Jobs, the Economy and Retirement

Reality is complicated, and beyond the current state of investing software to parse it.

The December jobs report was stronger than expected, showing just over 300,000 people hired last month. The stock market responded by climbing on the day the number was announced, but the advanced immediately faltered. What’s going on?

The labor force participation rate, a better measure than either unemployment or the jobs report, barely budged, moving 0.2%.(2) If the chart below were shown using the full 100 point scale, it would look absolutely flat.

United States Labor Force Participation Rate

Behind the scenes, there are a couple of issues:

  • Short-term: We did  have a stronger Christmas shopping season that we have seen in the past few years. Thus the “seasonal adjustment” to the numbers didn’t really account for the seasonal variation that we actually saw. These jobs are starting to go away, which will dampen the next monthly jobs report.
  • Longer term: There has been no jobs growth for workers under 55 years of age since April 2000. Increased employment has been among seniors, age 55+. Analysts are counting on Baby Boomers retiring to create jobs for younger workers.(1)

However, that’s probably not going to happen, for several of reasons:

  • People are living longer. In a recent Forbes article about stretching savings in retirement, the solutions offered were to cut expenses and keep working. Brilliant. With an average savings of $35,000 at age 65, most Boomers will never be able to retire. That’s why we have 70-year-old school bus drivers.
    • Estimates place the savings required for retirement at between $700,000 and $1 million or more.(5) JP Morgan estimates that if you make $50,000 per year, you should have saved just over $400,000 by age 65. At $100,000 income, you should have more than $1 million saved.(6)
  • Boomers are carrying credit card and mortgage debt into retirement. That may be the recipe for the next mortgage crisis, but it adds to the pressure to keep working.
  • Social Security hasn’t kept up with the real cost of living in the US, and the GOP wants to trim benefits. The average benefit in 2019 will be $1,461, which barely covers the basics of subsistence, and doesn’t if there’s a mortgage or the senior is caring for grandchildren, which many are. Increasingly, financial articles are pointing to moving out of the US as the best way to live on Social Security. It’s possible to have a comfortable life on the benefit amount in places like Costa Rica, Portugal and Mexico. People who don’t want to move will need supplemental earnings. Medicare remains an incentive for staying put.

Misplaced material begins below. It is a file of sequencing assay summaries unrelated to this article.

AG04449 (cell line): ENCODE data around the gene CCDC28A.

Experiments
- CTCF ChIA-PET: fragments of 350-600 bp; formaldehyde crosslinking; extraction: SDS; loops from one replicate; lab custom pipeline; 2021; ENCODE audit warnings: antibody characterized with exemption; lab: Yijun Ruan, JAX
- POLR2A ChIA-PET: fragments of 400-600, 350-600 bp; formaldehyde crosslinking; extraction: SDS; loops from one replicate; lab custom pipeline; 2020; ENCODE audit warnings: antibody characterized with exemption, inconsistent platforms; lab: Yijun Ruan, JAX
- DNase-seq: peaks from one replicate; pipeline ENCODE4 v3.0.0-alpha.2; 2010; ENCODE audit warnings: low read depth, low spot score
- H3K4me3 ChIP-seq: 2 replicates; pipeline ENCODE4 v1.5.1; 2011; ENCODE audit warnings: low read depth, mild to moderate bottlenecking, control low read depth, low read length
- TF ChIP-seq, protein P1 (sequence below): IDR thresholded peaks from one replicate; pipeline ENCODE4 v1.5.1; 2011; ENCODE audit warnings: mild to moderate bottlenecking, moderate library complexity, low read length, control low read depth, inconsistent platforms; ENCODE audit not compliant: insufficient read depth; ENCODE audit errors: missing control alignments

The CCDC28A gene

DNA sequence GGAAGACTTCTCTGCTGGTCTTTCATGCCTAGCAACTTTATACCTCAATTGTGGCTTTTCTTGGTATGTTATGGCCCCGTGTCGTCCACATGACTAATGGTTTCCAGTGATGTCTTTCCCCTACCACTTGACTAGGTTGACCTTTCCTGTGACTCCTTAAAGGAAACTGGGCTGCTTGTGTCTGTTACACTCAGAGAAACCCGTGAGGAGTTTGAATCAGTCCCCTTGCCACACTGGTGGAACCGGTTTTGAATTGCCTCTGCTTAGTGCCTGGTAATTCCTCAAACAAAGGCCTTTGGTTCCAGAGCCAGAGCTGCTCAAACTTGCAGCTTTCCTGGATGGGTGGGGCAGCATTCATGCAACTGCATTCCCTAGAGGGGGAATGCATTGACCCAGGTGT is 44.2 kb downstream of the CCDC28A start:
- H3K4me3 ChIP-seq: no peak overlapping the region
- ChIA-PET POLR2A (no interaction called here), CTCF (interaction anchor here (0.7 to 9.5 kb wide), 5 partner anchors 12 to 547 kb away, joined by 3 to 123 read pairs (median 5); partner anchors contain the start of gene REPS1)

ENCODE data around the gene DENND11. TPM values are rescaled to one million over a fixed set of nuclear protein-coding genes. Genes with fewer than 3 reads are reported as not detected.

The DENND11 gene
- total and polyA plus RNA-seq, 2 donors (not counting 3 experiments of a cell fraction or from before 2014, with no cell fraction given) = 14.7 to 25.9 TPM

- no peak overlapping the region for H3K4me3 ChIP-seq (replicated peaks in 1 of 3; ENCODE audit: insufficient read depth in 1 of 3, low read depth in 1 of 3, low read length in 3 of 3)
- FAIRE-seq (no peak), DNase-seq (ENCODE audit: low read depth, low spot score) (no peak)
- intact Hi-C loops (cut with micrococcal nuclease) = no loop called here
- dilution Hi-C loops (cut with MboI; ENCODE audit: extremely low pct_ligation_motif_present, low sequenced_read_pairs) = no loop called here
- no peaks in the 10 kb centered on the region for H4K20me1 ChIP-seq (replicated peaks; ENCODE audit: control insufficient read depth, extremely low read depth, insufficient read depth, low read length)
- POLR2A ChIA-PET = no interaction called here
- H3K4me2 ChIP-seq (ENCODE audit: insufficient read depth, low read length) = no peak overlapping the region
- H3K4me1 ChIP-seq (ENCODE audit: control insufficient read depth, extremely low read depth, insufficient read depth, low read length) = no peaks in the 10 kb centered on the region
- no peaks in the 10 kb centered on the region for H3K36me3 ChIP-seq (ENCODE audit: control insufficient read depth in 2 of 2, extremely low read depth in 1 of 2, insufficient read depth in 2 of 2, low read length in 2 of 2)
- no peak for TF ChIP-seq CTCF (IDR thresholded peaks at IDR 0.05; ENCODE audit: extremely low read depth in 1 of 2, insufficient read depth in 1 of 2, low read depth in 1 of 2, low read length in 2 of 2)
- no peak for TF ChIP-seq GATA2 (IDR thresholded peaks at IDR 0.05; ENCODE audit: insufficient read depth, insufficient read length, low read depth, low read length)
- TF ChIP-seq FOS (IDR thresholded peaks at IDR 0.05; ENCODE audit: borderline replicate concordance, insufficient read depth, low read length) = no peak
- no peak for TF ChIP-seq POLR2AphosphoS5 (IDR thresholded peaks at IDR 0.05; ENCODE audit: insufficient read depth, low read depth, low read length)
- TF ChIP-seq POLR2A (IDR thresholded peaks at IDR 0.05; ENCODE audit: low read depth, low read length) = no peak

• Congress’ raising of the full retirement age for obtaining Social Security benefits adds to the pressure to keep working.

What makes the picture even murkier is the Federal deficit. Trump used deficit spending this year to keep people working up until the midterm elections. Now many of the construction sites are idle and we have the partial government shutdown, with 800,000 people with bills to pay and no income. The tariff war has hurt US exports fairly dramatically. The US may not have the funds to continue spending to keep people working, especially after the tax cuts of last year.

The Federal debt also poses a minor risk to Social Security. The government has borrowed from the Trust fund in the form of issuance of bonds. The magnitude of the debt may make repayment of those bonds questionable in the future — but if that happens, the value of US currency will collapse and we’ll have a lot of other issues with which to contend.

Borrowing isn’t the same thing as  raiding. The Motley Fool argues that the US has never in fact “raided” the Social Security Trust Fund.(4)

So what’s in a December jobs number? Maybe nothing about which to get excited.



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